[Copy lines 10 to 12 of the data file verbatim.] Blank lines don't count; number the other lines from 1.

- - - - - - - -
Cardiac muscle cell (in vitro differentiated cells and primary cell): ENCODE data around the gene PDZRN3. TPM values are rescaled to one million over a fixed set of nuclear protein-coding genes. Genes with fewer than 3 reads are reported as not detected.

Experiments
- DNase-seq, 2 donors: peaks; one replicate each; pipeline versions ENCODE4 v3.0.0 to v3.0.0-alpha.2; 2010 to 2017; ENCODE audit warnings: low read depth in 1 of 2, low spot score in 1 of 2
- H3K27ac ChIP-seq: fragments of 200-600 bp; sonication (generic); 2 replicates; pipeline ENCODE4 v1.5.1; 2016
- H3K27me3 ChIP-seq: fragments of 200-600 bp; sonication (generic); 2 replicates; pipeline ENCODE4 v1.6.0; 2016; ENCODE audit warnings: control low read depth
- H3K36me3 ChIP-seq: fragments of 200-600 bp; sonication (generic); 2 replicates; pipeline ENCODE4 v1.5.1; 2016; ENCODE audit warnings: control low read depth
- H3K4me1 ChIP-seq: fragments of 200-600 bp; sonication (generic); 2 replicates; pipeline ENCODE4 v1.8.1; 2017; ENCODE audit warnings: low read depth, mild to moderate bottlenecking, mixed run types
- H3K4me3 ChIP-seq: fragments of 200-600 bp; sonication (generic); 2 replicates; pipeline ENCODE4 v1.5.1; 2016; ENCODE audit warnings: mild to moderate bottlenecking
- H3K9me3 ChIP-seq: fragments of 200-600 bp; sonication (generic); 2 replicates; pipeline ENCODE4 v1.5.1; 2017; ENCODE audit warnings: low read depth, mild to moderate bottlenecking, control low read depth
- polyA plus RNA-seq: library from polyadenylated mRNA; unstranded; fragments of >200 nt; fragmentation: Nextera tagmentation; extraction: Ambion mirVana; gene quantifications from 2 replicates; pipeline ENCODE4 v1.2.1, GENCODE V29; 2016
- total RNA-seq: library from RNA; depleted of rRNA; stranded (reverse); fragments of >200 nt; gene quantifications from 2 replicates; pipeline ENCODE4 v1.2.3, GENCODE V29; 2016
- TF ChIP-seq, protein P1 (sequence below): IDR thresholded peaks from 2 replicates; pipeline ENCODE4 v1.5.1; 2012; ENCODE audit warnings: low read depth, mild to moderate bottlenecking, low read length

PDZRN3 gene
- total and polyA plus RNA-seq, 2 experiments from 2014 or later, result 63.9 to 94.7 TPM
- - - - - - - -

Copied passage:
- polyA plus RNA-seq: library from polyadenylated mRNA; unstranded; fragments of >200 nt; fragmentation: Nextera tagmentation; extraction: Ambion mirVana; gene quantifications from 2 replicates; pipeline ENCODE4 v1.2.1, GENCODE V29; 2016
- total RNA-seq: library from RNA; depleted of rRNA; stranded (reverse); fragments of >200 nt; gene quantifications from 2 replicates; pipeline ENCODE4 v1.2.3, GENCODE V29; 2016
- TF ChIP-seq, protein P1 (sequence below): IDR thresholded peaks from 2 replicates; pipeline ENCODE4 v1.5.1; 2012; ENCODE audit warnings: low read depth, mild to moderate bottlenecking, low read length